|Publication number||US6457437 B1|
|Application number||US 09/697,275|
|Publication date||Oct 1, 2002|
|Filing date||Oct 26, 2000|
|Priority date||Oct 26, 2000|
|Publication number||09697275, 697275, US 6457437 B1, US 6457437B1, US-B1-6457437, US6457437 B1, US6457437B1|
|Inventors||Daniel P. Frasier, Gordon P. Sharp, Steve Tassini|
|Original Assignee||Honeywell International Inc.|
|Export Citation||BiBTeX, EndNote, RefMan|
|Patent Citations (10), Non-Patent Citations (2), Referenced by (42), Classifications (4), Legal Events (4)|
|External Links: USPTO, USPTO Assignment, Espacenet|
It goes without saying that laboratory animal such as rats and mice must be housed in a way that keeps them comfortable and healthy. Efforts are expended on them by highly trained lab personnel while performing experiments and tests, often over a long period of time. These expensive efforts make these animals individually extremely valuable. It is important both to be humane and to protect these investments that the animals have healthy and comfortable living space.
It is most convenient and cost effective to keep lab animals in high-density housing, but this has a number of consequences. High-density housing has the potential for contamination between individual animals, which can affect the outcome of experiments. High-density housing requires positive ventilation to provide uncontaminated air for breathing and to remove the heat, humidity, carbon dioxide, and other contaminants that these animals product simply in the course of existing. It is also important that humans be protected from the air exhausted from high-density lab animal housing. (This is true for lab animals in any kind of housing, but when animals are in high-density housing the potential for risk to nearby humans increases.)
U.S. Pat. Nos. 5,954,013 (Gabriel, et al.) and U.S. Pat. No. 4,989,545 (Sheaffer, et al.) both assigned to Lab Products Inc. for example show features of the current state of the art for high-density lab animal housing. '013 and '545 show such housing as comprising a rack storing several tens of drawers or cages in a side-by-side rectangular grid pattern. Each drawer has a floor, and back, side and front walls generally in the shape of a shoebox. Each drawer can be inserted into its operating position from a front side of the rack by sliding on guides into the rack. These guides support the drawer in its operating position.
Each drawer has an inlet for connection to an inlet plenum forming a part of the rack and providing pressurized fresh air. Each drawer typically has a discharge filter. The rack has an exhaust hood or shroud above each filter and connected to an outlet plenum that is also a part of the rack. The outlet plenum is held at a below ambient pressure by an exhaust fan, causing air within each drawer to flow through the filter to the shroud and into the outlet plenum. The pressures in the two plenums are controlled to maintain a desired pressure in each drawer. This prevents air within the drawers from reaching the ambient space where humans may be present even though there is no hermetic seal between the ambient space and the interior of the individual drawers when in their operating position. Each drawer typically houses one to five animals depending on the drawer size and the species.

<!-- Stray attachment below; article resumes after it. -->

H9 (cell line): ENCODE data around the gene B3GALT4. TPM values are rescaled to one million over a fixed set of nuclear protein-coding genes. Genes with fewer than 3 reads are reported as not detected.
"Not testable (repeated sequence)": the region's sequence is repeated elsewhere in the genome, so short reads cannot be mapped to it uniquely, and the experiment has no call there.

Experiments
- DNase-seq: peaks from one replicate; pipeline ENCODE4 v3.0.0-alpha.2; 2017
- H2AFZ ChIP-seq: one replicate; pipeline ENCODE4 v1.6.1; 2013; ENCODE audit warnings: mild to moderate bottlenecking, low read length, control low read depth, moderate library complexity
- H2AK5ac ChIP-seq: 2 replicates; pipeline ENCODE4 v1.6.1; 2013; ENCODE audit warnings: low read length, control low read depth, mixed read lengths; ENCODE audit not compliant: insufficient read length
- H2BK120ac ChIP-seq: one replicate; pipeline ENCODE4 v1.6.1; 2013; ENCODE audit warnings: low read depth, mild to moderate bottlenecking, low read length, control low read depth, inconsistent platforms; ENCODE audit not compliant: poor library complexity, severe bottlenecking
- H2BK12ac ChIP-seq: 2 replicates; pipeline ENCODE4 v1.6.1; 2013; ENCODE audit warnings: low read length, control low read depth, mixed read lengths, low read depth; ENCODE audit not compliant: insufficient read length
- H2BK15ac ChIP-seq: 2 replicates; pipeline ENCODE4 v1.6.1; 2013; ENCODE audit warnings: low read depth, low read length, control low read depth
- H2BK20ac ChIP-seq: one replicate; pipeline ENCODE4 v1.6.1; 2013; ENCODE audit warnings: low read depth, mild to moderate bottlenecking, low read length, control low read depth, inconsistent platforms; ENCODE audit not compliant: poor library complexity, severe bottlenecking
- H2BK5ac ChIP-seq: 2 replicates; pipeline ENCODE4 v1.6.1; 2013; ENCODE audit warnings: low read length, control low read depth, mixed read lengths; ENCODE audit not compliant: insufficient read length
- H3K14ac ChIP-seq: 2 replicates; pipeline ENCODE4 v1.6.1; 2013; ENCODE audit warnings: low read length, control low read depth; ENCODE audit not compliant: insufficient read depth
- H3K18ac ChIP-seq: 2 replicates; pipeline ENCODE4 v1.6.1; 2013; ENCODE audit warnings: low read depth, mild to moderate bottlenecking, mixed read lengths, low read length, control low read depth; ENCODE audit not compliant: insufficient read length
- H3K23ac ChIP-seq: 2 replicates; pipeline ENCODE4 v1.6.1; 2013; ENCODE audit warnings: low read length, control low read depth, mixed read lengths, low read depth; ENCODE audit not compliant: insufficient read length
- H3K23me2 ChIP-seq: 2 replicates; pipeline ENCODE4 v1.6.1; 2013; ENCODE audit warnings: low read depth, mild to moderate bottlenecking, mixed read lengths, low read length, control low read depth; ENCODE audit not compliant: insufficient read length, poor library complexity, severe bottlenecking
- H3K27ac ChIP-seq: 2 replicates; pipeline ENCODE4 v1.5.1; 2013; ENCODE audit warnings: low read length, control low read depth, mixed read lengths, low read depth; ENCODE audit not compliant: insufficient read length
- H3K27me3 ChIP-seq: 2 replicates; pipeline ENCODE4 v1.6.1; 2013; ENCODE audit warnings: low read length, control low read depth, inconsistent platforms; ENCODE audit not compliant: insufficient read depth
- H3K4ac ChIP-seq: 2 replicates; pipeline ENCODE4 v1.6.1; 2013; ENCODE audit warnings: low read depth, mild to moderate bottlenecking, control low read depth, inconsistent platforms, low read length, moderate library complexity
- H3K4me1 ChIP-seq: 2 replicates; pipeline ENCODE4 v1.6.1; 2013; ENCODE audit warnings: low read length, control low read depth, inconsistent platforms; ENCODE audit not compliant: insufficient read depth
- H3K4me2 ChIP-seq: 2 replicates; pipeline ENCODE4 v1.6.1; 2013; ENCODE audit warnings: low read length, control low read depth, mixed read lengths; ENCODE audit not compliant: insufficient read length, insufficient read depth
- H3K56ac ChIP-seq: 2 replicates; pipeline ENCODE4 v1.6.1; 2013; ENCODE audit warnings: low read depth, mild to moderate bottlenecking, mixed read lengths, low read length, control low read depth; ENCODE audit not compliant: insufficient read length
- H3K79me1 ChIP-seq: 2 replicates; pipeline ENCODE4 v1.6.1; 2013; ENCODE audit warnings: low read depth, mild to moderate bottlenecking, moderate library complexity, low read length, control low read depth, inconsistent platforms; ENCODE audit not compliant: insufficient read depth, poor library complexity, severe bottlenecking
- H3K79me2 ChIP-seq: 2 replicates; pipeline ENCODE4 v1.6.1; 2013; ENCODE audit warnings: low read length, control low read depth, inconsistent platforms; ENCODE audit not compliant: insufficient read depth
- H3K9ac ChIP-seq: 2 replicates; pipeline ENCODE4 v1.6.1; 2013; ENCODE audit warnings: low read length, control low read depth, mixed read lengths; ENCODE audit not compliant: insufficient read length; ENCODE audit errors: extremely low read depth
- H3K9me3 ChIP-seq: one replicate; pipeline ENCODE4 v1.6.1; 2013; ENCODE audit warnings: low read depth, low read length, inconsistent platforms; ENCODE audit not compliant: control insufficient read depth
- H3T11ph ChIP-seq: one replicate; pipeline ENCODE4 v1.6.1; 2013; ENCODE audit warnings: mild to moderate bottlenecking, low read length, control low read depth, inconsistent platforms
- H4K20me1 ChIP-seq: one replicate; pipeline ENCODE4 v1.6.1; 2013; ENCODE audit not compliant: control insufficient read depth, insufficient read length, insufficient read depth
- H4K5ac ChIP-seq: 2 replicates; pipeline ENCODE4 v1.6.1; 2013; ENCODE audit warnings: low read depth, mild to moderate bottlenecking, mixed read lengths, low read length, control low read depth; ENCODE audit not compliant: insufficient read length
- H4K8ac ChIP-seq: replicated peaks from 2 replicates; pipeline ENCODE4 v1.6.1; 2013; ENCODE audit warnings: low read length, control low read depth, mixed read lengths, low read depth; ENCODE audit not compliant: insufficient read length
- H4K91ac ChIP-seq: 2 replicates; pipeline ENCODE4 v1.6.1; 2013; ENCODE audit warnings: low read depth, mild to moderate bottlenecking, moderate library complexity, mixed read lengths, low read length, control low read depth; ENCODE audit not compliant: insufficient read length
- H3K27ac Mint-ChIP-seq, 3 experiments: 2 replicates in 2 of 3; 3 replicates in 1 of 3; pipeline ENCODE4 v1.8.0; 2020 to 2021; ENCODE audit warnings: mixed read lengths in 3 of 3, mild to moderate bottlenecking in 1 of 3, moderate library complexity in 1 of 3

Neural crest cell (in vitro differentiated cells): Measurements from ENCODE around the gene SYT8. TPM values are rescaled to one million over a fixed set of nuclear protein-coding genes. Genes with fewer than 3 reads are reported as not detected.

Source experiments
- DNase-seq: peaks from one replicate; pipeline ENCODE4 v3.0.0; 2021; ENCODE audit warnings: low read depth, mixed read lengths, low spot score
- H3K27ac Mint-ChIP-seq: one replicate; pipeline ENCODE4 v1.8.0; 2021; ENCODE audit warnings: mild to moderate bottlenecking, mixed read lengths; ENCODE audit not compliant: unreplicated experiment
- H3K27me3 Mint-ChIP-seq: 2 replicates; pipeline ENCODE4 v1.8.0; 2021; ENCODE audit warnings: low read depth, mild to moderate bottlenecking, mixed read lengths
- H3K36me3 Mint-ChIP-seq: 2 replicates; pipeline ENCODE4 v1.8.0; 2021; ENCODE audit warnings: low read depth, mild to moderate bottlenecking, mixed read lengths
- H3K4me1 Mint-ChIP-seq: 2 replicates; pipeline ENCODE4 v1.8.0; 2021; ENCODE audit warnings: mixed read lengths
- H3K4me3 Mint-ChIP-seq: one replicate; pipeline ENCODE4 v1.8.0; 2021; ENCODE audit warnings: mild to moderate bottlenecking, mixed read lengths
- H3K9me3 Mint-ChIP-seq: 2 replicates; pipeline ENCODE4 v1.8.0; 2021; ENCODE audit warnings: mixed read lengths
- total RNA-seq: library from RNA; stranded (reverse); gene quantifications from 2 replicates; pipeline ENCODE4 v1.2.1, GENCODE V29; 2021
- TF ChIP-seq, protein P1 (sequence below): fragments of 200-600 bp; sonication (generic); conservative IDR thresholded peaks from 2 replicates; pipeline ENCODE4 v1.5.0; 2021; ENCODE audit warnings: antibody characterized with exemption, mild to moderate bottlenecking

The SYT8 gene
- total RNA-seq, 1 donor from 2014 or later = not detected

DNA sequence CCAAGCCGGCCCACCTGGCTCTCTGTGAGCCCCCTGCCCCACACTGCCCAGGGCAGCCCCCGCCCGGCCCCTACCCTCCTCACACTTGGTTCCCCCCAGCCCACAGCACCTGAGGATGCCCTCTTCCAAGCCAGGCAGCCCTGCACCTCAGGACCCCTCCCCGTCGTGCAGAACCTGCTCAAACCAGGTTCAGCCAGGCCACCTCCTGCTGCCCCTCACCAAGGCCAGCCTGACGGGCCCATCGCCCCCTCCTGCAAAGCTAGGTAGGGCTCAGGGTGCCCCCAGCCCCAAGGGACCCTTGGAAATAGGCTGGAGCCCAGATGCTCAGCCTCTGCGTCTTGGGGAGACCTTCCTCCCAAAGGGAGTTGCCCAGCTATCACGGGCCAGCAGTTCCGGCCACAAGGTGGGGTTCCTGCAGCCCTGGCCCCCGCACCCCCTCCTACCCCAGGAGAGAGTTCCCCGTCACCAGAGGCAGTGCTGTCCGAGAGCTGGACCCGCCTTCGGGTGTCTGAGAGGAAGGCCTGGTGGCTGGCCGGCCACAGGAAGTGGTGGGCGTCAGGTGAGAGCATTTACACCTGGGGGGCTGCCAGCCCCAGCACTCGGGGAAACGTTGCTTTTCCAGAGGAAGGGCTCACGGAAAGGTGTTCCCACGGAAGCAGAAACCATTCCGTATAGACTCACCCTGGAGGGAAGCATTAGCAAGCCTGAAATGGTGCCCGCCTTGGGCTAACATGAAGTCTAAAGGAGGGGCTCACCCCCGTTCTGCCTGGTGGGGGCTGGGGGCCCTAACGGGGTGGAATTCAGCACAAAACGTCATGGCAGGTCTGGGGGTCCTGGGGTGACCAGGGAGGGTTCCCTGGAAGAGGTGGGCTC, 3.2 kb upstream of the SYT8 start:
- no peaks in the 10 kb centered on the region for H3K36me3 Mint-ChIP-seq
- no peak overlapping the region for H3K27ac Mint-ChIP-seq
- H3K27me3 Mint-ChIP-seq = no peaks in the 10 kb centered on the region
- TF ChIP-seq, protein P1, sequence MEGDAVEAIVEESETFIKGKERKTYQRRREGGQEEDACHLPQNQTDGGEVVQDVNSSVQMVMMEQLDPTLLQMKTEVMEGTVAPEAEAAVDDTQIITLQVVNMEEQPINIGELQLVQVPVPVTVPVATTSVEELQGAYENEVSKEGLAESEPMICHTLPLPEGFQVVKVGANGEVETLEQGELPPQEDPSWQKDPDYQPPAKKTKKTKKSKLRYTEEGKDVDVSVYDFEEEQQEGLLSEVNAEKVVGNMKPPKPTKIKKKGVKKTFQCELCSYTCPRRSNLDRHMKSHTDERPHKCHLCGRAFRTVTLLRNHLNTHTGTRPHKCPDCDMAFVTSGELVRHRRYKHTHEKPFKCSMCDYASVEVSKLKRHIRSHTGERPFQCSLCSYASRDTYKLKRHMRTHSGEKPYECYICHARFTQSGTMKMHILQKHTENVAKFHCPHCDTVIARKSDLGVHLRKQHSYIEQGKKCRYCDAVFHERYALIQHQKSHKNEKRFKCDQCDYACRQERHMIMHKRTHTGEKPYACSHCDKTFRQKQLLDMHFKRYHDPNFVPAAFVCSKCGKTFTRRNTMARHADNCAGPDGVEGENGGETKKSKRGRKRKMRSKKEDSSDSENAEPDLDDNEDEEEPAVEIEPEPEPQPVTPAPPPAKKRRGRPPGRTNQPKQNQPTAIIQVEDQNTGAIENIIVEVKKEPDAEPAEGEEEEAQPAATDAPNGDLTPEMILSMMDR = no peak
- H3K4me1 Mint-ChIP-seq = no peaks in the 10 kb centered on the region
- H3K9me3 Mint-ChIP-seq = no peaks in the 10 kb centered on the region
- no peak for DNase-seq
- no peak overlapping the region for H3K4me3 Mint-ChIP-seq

The inlet plenum receives air from a blower and a HEPA filter. The exhaust plenum discharges to the ambient space, where a building exhaust system removes the exhausted air. One problem with exhausting to the ambient air is that humans sharing the space with the racks breathe air mixed with the air exhausted from the rack. Even if the exhaust air from the exhaust plenum is filtered, odors, heat, and gasses emanating from the animals remain in the filtered air. Alternatively, the exhaust can be connected directly to the building exhaust system. But in this case, varying pressures in the building exhaust system change the velocity of air passing through the drawers and affect the air temperature in the drawers. These changes can cause distress of the animals or at least affect their response to experimental activities, which may well raise questions about the validity of experiments using the animals as subjects. validity of experiments using the animals as subjects.
The animal holding systems now in use can be modified to avoid some of these problems by including a constant volume inlet valve providing fresh air to the inlet plenum. The fresh air may be provided from a source at higher pressure than room ambient. Air within the outlet plenum flows through a constant volume outlet valve to the lower pressure of an exhaust duct of the building. The building exhaust duct then conveys the air from the animals in the rack to the outside.
FIG. 1 shows a stylized version of a cage or drawer rack assembly suitable for holding a number of laboratory animals in humane and relatively constant conditions.
FIG. 2 shows a stylized version of an individual cage or drawer to be held by the rack assembly of FIG. 1.
The rack assembly 10 of FIG. 1 has a rack 11 with a number of docking stations 12 for holding a number of individual cages or drawers 50. In FIG. 1 only one drawer 50 is shown installed in a docking station 12. The general arrangement of these rack assemblies is shown in more detail in the '013 and '545 patents cited earlier. Each drawer 50 is designed to hold one or more animals in relative isolation from animals in other of the drawers 50.